Dorothea Tanning

Doesn’t the Paint Say It All?

509 W 27th Street
New York
Mar 3rd — Apr 17th

Find out more

Over a very long career spanning about 70 years, from the late 1930s to the early 2000s, Dorothea Tanning shed her stylistic skin several times while maintaining a basic focus on the female body often caught in the middle of mysterious sexual drama. Her early work included landmark Surrealist paintings including Birthday, a 1942 representational and symbolic self-portrait of the artist in floral garb in an apartment with a mise-en-abyme of open doors, and Eine Kleine Nachtmusik (1943), most recently included in the major survey exhibition at the Metropolitan Museum of Art, “Surrealism Beyond Borders”(2022). This painting captures a mysterious scene of two young girls, their clothes in disarray after an encounter with a giant sunflower which lies, dead or debauched, on a staircase landing with several doors closed or ajar. Like Leonora Carrington’s 1937–38 Self-Portrait, also at the Met, it is an iconic painting of the intersection between feminism and Surrealism. While male Surrealist artists focused on the female anima in order to appropriate its power for themselves, both Tanning and Carrington’s works from the 1930s and ’40s employed the tightly painted representational style of Surrealism to explore their own desires, and as such had a great influence on many young women artists in the 1970s, as art history began to be rewritten and reconfigured to include the work of women artists.

“Doesn’t the Paint Say It All?” at Kasmin focuses on what came after the moment of Surrealism, exploring some of the perhaps lesser-known directions taken by Tanning from the late 1940s to the mid-1980s. These paintings are indeed more “about the paint,” or least about a certain type of painterly figuration followed by many other artists working at that time. It is hard to emphasize the degree to which abstraction was the dominant mode of American art in the 1950s and ’60s, with other choices seen as reactionary and academic. Nevertheless, in the US a number of artists including David Park, Fairfield Porter, Alex Katz, Larry Rivers and Elaine de Kooning all found ways to integrate a brushstroke adapted from abstract expressionism into a representational, figurative program. Tanning, living in Paris from the mid-1940s to 1980, was not directly involved in the stylistic battles of the American art world, but rather seems to have absorbed influences from the grand tradition of European painting, from Peter Paul Rubens and William-Adolphe Bouguereau, to Edouard Manet, Gustave Moreau and Edvard Munch. Some of the paintings in the exhibition, like Ignoti nulla cupida (1960), recall poetic moments in the development of Cubism, in works by Robert Delaunay for example, but with a touch of the background in a painting by Jean-Honoré Fragonard or Giovanni Battista Tiepolo.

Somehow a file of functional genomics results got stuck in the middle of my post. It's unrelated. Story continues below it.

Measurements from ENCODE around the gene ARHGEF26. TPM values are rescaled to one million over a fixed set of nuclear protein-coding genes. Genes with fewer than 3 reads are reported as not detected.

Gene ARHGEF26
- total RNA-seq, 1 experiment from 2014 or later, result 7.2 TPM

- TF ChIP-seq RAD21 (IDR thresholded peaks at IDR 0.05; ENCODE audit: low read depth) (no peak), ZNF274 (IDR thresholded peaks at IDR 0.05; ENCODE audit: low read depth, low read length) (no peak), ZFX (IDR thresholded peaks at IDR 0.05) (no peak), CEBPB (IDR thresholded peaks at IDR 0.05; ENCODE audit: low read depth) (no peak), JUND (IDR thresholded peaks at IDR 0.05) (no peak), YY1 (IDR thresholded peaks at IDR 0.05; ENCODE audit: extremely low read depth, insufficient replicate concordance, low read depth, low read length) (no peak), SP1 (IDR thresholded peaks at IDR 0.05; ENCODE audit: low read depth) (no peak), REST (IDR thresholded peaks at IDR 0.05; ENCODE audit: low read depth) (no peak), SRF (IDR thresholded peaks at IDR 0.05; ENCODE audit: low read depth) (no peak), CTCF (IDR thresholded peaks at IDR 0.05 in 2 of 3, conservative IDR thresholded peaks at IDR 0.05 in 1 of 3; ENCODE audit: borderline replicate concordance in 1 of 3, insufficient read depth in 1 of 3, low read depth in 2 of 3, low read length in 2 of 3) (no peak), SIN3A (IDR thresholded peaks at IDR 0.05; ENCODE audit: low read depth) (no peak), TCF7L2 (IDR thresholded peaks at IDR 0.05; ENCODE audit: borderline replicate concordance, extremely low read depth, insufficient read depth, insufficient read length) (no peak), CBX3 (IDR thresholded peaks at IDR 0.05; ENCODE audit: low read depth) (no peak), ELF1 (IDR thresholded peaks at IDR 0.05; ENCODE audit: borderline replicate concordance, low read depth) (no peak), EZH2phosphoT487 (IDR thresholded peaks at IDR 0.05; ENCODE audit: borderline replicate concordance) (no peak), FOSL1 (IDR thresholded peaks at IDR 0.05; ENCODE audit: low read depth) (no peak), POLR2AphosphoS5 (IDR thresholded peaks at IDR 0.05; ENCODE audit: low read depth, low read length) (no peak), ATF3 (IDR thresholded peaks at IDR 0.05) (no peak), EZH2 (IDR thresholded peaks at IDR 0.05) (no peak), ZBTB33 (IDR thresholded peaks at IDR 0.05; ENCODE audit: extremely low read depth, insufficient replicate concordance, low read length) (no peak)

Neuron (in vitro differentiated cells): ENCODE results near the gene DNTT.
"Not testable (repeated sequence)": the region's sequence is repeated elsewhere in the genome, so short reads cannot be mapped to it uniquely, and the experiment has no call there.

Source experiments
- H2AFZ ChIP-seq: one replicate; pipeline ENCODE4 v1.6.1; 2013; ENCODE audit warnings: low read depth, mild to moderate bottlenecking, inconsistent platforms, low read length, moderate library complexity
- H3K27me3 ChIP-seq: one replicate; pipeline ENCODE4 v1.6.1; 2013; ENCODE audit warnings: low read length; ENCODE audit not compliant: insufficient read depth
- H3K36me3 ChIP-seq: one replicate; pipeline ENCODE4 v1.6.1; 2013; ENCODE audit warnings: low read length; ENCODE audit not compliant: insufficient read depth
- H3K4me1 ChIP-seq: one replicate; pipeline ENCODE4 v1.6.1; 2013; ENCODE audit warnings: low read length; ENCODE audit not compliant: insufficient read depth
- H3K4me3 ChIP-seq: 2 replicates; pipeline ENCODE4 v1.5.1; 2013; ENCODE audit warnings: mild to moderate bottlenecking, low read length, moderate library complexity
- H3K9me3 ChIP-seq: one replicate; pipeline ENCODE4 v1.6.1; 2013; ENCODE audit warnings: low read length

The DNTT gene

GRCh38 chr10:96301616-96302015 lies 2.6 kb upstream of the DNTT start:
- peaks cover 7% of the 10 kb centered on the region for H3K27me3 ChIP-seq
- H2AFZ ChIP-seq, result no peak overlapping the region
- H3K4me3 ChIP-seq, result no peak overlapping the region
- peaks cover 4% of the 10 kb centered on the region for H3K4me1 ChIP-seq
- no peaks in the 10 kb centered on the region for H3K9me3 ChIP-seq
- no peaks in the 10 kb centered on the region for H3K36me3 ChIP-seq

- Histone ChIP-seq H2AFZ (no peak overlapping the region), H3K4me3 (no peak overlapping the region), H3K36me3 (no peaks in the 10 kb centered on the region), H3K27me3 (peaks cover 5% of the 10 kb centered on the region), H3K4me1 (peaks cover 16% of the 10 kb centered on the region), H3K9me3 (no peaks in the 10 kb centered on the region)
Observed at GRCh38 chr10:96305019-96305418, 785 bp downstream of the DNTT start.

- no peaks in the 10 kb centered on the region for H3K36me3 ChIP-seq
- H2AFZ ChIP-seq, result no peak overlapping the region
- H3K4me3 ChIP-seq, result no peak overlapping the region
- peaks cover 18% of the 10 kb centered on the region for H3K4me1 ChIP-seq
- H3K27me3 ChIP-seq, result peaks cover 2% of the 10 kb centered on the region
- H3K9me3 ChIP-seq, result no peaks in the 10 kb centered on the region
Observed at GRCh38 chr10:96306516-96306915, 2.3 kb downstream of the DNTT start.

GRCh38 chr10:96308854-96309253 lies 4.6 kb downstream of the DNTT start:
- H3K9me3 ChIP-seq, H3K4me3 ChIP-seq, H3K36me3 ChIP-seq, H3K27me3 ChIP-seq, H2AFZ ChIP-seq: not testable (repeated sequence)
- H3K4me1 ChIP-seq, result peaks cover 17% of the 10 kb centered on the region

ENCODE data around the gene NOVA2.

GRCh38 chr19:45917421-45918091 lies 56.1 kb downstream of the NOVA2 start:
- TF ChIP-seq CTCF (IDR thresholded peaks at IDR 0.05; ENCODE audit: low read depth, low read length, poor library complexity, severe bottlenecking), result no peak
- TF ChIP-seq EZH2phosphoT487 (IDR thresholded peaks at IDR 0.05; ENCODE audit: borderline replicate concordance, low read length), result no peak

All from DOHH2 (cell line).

In Tanning’s paintings, fragmentary flesh emerges from or plunges into painterly fields of abstract brush strokes—fields that sometimes are quite literally landscapes, as in a large, late canvas, On Avalon (1987). In Portrait de Famille (Family Portrait) (1977), three bodies join and merge (I had to count the number of figures twice). The painting’s power comes from the mythological feel to its possible narrative, a kind of Lot-and-his-daughters vibe, but there is something thin, smoothed out and subdued in the paint application, which gives it the feel of an earlier era.

That I cite some of the artists whom these paintings recalled for me indicates a quality of Tanning’s oeuvre from this period, a richness of influence, but also their slight unmooring from the defining movements of her time. If one looks back to Tanning’s early Surrealist works and at the same time considers contemporaneous paintings by Elmer Bischoff, Park, de Kooning or Guston, or the figurative representations of women from the 1970s and ’80s, it appears that once the Surrealist moment was over, Tanning was an artist operating just outside of the history she lived through, even when clearly in conversation with contemporary modes of representation.

The most interesting evidence of Tanning’s interaction with the art of the time periods she moved through in her long career, is the diptych Door 84 (1984). Here two young women, each occupying one canvas of the diptych, are caught in a dynamic push-and-pull battle over a real grey metal door that sticks out between the two canvases by just a few inches. The blend of the traditional, slightly academic painterly style and the intrusion of the real door, like a fragment of a Jasper Johns, is surprising and invites further study.

Despite my reservations about Tanning’s post-Surrealist work, I recommend the show to a young painter because I feel the work has a lot of painterly information in it, a lot of will to drama and emotion, that could be instructive and inspiring. —Mira Schor

Dorothea Tanning, Portrait de famille (Family Portrait), 1977. Oil on canvas, 57 1/2 x 45 inches. Courtesy of Kasmin, New York. © 2022 The Destina Foundation / Artists Rights Society (ARS), New York. Photography by Diego Flores.